She was a novelist who was the youngest daughter of Patrick Brontë. She was also the sister of Charlotte Brontë and Emily Brontë. Her modest, gentle nature and the illness which brought her to a premature grave helped establish her as a romantic figure like her sister Emily. She was successful in using her knowledge of being a governess in her novels. Like her sisters she was precocious. Her schoolroom was Gondal (a large island) and with it helped create a whole world for herself. At the age of 16 she took Emily's place at Roe Head. This helped prepare her for the acceptable profession of being a governess.

She then moved to live with the Robinson family where she was taught how to keep her thoughts and opinions to herself. Her novel Agnes Grey bears witness to the problematic situation of a governess who was often stuck in between the family and the servants. This position meant she had the perfect opportunity to observe people's lives. Her heroine Agnes beared resemblence to herself: she was both conscientious and pious. The result was someone who was easily upset by unruly children and ill-mannered parents. One could view them both ambigiously. Often they seem cruel and patronising.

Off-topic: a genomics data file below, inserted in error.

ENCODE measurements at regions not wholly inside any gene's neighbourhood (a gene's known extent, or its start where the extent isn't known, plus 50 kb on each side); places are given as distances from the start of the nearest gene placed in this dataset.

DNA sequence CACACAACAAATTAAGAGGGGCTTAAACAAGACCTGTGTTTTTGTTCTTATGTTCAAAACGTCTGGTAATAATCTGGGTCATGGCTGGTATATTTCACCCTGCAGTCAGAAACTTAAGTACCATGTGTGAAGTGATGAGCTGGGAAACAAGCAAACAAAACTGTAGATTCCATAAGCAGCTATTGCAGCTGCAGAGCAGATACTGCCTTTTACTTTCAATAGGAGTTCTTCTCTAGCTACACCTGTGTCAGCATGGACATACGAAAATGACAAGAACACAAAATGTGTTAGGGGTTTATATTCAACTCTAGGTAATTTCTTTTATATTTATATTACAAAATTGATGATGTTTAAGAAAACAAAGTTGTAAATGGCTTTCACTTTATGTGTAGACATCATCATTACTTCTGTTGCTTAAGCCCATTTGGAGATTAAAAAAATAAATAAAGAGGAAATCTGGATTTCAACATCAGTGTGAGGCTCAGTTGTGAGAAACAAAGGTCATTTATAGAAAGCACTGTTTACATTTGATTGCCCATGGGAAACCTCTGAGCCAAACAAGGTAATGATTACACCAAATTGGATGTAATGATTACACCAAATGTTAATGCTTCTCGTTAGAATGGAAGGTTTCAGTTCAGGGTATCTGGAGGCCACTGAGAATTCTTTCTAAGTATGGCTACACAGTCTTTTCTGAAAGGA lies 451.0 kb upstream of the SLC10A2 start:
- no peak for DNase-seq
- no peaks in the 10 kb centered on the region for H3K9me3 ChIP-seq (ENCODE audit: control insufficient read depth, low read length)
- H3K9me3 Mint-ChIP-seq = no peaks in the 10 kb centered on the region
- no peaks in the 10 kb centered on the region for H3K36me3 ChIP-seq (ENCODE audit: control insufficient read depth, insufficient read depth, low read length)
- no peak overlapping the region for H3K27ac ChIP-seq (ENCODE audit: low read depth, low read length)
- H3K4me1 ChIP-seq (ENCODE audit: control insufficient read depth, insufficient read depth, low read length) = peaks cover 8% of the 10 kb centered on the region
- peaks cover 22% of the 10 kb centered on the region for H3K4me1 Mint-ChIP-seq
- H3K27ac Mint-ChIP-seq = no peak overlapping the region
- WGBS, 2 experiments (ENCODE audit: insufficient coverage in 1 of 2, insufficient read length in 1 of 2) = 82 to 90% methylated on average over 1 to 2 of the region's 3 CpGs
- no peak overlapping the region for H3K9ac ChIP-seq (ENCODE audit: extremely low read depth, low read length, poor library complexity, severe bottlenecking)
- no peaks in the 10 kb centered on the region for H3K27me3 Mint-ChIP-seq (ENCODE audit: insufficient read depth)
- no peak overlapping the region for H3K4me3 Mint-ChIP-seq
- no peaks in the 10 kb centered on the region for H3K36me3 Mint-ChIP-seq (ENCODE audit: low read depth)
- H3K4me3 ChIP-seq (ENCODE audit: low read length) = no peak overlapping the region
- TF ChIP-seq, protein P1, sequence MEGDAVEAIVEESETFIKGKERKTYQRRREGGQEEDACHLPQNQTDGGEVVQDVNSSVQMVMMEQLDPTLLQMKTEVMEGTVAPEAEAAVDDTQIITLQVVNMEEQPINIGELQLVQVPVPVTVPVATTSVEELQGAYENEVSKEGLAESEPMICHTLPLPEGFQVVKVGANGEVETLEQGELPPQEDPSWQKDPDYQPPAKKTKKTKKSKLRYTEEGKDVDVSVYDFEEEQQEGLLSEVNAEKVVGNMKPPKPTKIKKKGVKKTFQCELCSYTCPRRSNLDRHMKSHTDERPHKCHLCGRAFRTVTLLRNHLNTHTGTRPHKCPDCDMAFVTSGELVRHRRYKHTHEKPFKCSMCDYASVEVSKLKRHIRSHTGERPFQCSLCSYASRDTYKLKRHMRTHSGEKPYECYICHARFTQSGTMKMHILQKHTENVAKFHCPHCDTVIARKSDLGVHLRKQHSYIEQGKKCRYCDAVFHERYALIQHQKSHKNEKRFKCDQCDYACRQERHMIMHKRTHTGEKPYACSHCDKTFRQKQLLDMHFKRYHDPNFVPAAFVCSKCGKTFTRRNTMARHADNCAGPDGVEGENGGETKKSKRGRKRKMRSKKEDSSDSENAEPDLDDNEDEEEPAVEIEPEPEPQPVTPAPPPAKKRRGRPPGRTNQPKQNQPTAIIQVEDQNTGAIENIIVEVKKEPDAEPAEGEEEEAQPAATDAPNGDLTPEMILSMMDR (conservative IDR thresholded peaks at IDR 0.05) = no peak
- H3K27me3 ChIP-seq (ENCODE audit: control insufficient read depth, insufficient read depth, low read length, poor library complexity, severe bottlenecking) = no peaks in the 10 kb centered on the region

Agnes Grey made little impression when published. But The Tenant of Wildfell Hall was far more ambitious in scope. It had far more of her home life in it, especially the degradation of her brother Patrick Branwell Brontë. It is a more challenging novel showing a refined and sensitive wife married to a debauched husband. The law at the time offered wives no protection. But it shows a mother determined to save her son and as such reveals a great sympathy for women in such positions. It is often related to the belief that Anne was in love with her father's curate William Weightman. She knew that she would most likely remain unmarried. So the novel she wrote described a woman break free from a restrictive husband and find happiness in her second marriage. It received mixed reviews at the time.

She was born in 1820 and died of tuberculosis in 1849. She had lived a devout Christian life to the end. When she died at the age of 29 she had been impressively successful considering the problems she faced as a woman and a young governess living in the early to mid 19th century.

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